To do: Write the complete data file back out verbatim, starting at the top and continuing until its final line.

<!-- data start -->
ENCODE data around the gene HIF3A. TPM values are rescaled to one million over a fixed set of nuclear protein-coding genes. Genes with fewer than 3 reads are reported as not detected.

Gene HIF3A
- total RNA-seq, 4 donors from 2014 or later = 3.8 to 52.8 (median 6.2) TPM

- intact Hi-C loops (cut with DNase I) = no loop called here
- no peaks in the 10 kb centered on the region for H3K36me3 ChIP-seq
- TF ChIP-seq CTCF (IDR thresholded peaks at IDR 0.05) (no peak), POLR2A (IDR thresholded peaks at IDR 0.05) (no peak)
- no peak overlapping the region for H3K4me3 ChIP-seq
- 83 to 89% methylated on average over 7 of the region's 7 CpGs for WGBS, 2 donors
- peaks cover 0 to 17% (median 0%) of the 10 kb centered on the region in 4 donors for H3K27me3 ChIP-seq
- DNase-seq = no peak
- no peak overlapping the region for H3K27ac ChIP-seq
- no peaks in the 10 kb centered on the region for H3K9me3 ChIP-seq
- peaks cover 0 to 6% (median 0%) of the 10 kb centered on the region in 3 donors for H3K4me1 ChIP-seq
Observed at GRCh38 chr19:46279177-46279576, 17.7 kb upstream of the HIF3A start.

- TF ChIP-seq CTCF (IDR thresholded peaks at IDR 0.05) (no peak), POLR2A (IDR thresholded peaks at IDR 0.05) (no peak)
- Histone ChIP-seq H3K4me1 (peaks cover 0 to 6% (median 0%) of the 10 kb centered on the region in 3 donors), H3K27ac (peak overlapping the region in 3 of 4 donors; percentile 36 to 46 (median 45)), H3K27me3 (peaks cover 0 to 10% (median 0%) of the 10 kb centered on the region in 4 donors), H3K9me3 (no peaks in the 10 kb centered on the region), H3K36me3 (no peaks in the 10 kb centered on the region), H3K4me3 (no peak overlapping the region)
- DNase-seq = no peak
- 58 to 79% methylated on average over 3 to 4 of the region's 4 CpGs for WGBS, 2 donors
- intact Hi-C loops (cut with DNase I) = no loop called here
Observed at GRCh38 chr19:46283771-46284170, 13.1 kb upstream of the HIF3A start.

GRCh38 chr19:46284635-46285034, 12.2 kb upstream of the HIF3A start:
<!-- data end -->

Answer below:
ENCODE data around the gene HIF3A. TPM values are rescaled to one million over a fixed set of nuclear protein-coding genes. Genes with fewer than 3 reads are reported as not detected.

Gene HIF3A
- total RNA-seq, 4 donors from 2014 or later = 3.8 to 52.8 (median 6.2) TPM

- intact Hi-C loops (cut with DNase I) = no loop called here
- no peaks in the 10 kb centered on the region for H3K36me3 ChIP-seq
- TF ChIP-seq CTCF (IDR thresholded peaks at IDR 0.05) (no peak), POLR2A (IDR thresholded peaks at IDR 0.05) (no peak)
- no peak overlapping the region for H3K4me3 ChIP-seq
- 83 to 89% methylated on average over 7 of the region's 7 CpGs for WGBS, 2 donors
- peaks cover 0 to 17% (median 0%) of the 10 kb centered on the region in 4 donors for H3K27me3 ChIP-seq
- DNase-seq = no peak
- no peak overlapping the region for H3K27ac ChIP-seq
- no peaks in the 10 kb centered on the region for H3K9me3 ChIP-seq
- peaks cover 0 to 6% (median 0%) of the 10 kb centered on the region in 3 donors for H3K4me1 ChIP-seq
Observed at GRCh38 chr19:46279177-46279576, 17.7 kb upstream of the HIF3A start.

- TF ChIP-seq CTCF (IDR thresholded peaks at IDR 0.05) (no peak), POLR2A (IDR thresholded peaks at IDR 0.05) (no peak)
- Histone ChIP-seq H3K4me1 (peaks cover 0 to 6% (median 0%) of the 10 kb centered on the region in 3 donors), H3K27ac (peak overlapping the region in 3 of 4 donors; percentile 36 to 46 (median 45)), H3K27me3 (peaks cover 0 to 10% (median 0%) of the 10 kb centered on the region in 4 donors), H3K9me3 (no peaks in the 10 kb centered on the region), H3K36me3 (no peaks in the 10 kb centered on the region), H3K4me3 (no peak overlapping the region)
- DNase-seq = no peak
- 58 to 79% methylated on average over 3 to 4 of the region's 4 CpGs for WGBS, 2 donors
- intact Hi-C loops (cut with DNase I) = no loop called here
Observed at GRCh38 chr19:46283771-46284170, 13.1 kb upstream of the HIF3A start.

GRCh38 chr19:46284635-46285034, 12.2 kb upstream of the HIF3A start: